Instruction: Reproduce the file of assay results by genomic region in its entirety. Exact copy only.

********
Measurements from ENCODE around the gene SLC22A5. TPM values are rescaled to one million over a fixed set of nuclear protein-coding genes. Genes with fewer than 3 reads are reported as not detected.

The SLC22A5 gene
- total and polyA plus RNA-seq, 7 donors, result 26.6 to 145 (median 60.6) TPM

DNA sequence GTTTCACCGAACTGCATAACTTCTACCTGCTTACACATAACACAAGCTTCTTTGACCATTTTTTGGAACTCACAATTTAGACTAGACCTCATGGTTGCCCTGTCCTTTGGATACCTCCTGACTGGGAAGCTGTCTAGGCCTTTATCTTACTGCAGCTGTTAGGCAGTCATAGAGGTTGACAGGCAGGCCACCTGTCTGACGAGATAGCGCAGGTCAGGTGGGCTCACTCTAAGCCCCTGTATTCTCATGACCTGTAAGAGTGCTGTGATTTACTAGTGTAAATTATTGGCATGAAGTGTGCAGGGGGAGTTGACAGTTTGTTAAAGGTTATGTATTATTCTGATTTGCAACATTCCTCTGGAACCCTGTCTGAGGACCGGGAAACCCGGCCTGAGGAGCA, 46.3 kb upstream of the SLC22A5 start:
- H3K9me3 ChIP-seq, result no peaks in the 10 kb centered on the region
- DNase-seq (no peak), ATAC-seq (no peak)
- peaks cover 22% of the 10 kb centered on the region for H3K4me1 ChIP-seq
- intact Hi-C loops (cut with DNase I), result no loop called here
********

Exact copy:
Measurements from ENCODE around the gene SLC22A5. TPM values are rescaled to one million over a fixed set of nuclear protein-coding genes. Genes with fewer than 3 reads are reported as not detected.

The SLC22A5 gene
- total and polyA plus RNA-seq, 7 donors, result 26.6 to 145 (median 60.6) TPM

DNA sequence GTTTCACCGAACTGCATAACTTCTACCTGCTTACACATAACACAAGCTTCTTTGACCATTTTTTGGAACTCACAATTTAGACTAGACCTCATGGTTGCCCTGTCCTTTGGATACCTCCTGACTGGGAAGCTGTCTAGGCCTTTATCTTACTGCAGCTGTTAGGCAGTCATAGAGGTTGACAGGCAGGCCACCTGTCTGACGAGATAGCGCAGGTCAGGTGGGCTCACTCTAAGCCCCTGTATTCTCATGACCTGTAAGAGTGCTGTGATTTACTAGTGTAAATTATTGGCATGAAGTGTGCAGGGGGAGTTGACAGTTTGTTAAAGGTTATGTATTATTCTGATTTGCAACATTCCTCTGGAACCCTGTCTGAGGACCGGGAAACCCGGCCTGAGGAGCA, 46.3 kb upstream of the SLC22A5 start:
- H3K9me3 ChIP-seq, result no peaks in the 10 kb centered on the region
- DNase-seq (no peak), ATAC-seq (no peak)
- peaks cover 22% of the 10 kb centered on the region for H3K4me1 ChIP-seq
- intact Hi-C loops (cut with DNase I), result no loop called here